Lead vocalist Eric Burton dominates the stage with an oversized jacket draped over his shoulders. He confidently declares at the beginning of the set: “If you feel good, then fly with me! We’re the Black Pumas, we gon’ cruise”. Soon the jacket falls from his shoulders as he moves and grooves like he’s performing contently to nobody but himself, such is his nonchalance in delivery.
Similar in output to Vintage Trouble and Curtis Harding, both of whom have played Les Trans in the last couple of years, the band have a sleek and precise stage-show. Black Moon Rising is their standout track, and one of the only recorded songs they have online.
It’s a bombastic performance from Burton but this band is packed-full of exceptional players. Organ solos, pounding bass, long drum fills and swirling guitar pepper the tracks. A dark and clever cover of Eleanor Rigby brings a new feel to the song as Burton delivers the line “All the lonely people, Where do they all come from?” with a whole new type of intensity. A fitting end to an electric 50 minute set.
An artist who has appeared as part of the successful Portuguese outfit Buraka Som Sistema, she’s now going it solo as Pongo. She has been touted with embodying the renewal of modern Kuduro, a type of African dance music originally developed in Angola during the 1980s. So it’s only right that an Angolan artist like Pongo is bringing Kudoro back to the fore, but this time with a mainstream electronic afro-pop lilt.
From the first beats of Quero Mais, it’s clear that this is a polished artist. The track has a more chilled vibe than the tracks that follow, but shows Pongo to have multiple levels that she can access throughout the set.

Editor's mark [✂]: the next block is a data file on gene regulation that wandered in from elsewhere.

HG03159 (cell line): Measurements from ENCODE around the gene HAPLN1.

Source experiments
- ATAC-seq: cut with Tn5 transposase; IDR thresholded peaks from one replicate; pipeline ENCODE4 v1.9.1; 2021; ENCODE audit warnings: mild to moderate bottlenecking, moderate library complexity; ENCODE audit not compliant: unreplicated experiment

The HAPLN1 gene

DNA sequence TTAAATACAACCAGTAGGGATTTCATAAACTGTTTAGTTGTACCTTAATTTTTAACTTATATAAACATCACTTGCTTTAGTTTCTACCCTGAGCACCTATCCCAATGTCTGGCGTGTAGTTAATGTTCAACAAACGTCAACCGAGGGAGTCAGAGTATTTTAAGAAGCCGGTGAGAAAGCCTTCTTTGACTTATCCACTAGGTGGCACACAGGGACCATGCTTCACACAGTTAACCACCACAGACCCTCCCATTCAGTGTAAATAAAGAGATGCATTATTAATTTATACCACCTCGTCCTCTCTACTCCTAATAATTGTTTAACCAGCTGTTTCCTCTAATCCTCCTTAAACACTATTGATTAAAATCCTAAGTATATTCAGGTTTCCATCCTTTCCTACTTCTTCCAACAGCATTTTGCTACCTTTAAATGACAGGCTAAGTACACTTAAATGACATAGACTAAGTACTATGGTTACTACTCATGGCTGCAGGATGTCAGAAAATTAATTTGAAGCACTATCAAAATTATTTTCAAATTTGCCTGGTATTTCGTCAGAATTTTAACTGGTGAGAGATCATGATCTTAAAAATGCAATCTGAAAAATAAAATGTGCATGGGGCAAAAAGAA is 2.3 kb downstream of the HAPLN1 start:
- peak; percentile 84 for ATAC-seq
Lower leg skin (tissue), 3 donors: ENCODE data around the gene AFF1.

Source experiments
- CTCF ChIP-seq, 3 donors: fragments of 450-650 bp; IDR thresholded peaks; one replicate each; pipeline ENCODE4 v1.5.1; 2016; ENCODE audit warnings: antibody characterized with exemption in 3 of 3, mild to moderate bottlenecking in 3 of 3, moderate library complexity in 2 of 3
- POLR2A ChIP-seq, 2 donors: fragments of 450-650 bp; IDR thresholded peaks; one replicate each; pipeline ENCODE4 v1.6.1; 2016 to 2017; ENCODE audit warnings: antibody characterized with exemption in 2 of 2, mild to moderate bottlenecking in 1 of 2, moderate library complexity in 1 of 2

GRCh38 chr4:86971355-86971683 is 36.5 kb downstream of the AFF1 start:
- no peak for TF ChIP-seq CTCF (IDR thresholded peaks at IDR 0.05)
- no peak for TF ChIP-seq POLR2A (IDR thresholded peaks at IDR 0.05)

Tambulaya and Baia further prove that this music is destined for stages all across the world with Baia particularly impressing. As soon as the lyric powerfully arrives, it’s a Kudoro attack of the senses – with no let up from start to finish.
On the night, Pongo is backed by keys and drums, but all eyes are on Pongo in her silver sequence jumpsuit. She doesn’t stop, it’s high energy throughout. She has one of those presences on stage that has you hooked to her every move – direct, engaging and powerful on stage.
If you want a real taste of Pongo, then look no further than her track Kuzola. It starts slow but soon you’re launched in to this airy and anthemic afro-pop gem. Let’s hope some of the Irish bookers caught this one!
One of the many French artists at the festival, PRAA took to the L’Etage stage early on the Friday. This stage being one of a handful of stages open to the public, no festival ticket required for this city centre venue which opens up and gives back to the city, offering tasters of the music on offer across the weekend.
While French language-driven music is making huge strides in areas of rap, afrobeat, dance and electronica; their mainstream pop-acts such as Christine and the Queens have chosen to sing in English (or at least also release English versions). PRAA heads this way too with a modern and light feel to all that she does. On stage, a slight touch of nerves can be felt but her presence grows as the set progresses.
Her track Y has all the best elements of a brilliant Jessie Ware track, just with a slight French flavour. Modeling Clay further slows things down with a sparse and bare arrangement, but this track lacks the same punch live as her other recorded catalogue.